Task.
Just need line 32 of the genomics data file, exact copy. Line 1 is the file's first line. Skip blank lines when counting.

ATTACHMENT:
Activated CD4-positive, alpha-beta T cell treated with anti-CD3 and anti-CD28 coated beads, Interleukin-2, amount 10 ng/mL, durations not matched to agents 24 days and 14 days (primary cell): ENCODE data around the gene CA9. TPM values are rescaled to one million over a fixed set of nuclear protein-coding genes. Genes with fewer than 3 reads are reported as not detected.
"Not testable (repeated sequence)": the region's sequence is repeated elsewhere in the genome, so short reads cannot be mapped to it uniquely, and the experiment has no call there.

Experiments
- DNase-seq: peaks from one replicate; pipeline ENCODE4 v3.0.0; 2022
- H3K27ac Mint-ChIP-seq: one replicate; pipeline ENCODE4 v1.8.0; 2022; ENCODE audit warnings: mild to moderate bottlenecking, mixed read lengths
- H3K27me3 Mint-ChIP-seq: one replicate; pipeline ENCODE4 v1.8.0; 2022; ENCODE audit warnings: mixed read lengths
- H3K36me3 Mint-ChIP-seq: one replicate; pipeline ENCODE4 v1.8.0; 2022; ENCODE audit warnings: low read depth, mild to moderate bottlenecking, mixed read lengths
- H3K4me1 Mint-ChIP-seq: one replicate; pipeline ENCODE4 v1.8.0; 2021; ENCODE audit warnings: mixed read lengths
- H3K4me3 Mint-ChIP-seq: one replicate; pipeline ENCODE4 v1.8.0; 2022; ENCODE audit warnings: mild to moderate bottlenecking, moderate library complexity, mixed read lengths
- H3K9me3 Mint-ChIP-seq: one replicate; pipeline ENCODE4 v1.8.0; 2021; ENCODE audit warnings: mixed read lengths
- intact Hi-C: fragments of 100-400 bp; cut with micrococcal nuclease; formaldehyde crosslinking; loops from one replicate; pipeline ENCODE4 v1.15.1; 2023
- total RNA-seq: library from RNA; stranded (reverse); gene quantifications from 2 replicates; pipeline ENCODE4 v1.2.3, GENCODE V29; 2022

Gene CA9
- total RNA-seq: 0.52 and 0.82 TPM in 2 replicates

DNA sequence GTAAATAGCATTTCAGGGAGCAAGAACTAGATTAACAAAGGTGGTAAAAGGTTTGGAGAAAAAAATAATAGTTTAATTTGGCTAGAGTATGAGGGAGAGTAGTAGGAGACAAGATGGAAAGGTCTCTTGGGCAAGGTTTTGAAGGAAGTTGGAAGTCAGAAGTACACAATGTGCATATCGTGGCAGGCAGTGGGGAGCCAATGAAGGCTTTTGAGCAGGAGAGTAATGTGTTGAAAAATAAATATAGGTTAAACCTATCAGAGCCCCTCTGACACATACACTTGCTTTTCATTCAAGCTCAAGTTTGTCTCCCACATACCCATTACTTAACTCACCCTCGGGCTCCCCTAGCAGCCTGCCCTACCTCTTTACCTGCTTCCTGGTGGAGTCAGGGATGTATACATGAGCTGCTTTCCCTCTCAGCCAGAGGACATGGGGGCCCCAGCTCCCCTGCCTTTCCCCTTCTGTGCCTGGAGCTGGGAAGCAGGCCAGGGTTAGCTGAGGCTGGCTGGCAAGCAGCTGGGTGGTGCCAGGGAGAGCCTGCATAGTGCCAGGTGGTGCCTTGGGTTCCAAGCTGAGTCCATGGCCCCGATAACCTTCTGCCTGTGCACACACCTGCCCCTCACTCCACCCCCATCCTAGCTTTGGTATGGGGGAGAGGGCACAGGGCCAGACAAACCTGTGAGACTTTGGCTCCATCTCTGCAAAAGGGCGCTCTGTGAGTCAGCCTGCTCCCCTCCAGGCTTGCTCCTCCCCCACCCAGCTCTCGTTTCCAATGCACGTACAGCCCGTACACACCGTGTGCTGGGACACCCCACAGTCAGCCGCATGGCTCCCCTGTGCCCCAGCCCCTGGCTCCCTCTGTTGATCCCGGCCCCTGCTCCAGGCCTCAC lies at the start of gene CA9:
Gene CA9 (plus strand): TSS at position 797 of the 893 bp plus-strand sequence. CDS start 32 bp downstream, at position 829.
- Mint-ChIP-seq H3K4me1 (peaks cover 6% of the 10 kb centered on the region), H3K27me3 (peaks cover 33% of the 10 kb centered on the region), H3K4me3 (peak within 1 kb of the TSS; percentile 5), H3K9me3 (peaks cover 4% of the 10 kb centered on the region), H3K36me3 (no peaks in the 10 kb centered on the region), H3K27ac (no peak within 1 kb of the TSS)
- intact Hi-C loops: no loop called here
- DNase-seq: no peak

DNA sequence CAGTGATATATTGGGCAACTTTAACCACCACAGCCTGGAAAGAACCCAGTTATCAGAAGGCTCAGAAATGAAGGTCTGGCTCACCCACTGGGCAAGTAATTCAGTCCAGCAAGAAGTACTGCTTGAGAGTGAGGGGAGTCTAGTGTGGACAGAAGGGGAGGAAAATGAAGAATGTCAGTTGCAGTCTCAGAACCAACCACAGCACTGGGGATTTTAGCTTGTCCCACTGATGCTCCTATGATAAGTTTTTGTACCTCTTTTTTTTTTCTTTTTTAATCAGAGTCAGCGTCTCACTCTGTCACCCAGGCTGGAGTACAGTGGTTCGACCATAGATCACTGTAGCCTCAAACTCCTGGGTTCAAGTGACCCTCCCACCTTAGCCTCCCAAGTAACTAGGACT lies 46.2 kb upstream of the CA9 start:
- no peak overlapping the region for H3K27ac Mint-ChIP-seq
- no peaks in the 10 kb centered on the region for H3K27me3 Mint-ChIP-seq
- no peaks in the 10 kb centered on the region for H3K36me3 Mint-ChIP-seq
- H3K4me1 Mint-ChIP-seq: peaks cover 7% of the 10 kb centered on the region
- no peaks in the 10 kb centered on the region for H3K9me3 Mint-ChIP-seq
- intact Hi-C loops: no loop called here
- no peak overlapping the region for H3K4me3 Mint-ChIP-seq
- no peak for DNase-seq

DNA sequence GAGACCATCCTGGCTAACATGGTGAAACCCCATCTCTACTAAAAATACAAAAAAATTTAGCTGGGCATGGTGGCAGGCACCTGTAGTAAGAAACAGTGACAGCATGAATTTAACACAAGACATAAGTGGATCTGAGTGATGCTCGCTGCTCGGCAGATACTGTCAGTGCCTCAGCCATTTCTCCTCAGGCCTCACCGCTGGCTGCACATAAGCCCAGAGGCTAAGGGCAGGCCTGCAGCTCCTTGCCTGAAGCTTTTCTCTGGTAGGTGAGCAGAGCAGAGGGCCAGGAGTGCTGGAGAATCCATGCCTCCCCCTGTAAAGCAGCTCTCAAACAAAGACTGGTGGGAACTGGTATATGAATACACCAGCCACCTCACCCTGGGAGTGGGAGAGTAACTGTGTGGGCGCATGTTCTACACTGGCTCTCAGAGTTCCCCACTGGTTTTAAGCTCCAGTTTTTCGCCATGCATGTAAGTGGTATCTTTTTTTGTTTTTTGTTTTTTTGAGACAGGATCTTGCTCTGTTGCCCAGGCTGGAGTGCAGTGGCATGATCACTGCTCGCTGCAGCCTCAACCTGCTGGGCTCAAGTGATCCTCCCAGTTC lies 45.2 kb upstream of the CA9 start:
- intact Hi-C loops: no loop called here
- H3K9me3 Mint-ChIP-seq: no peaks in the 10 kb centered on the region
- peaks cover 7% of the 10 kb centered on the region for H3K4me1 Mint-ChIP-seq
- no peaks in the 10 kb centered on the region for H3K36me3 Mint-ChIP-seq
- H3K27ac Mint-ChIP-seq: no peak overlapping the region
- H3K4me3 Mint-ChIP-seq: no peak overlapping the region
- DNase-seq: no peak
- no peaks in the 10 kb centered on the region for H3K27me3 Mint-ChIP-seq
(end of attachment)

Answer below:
- peaks cover 7% of the 10 kb centered on the region for H3K4me1 Mint-ChIP-seq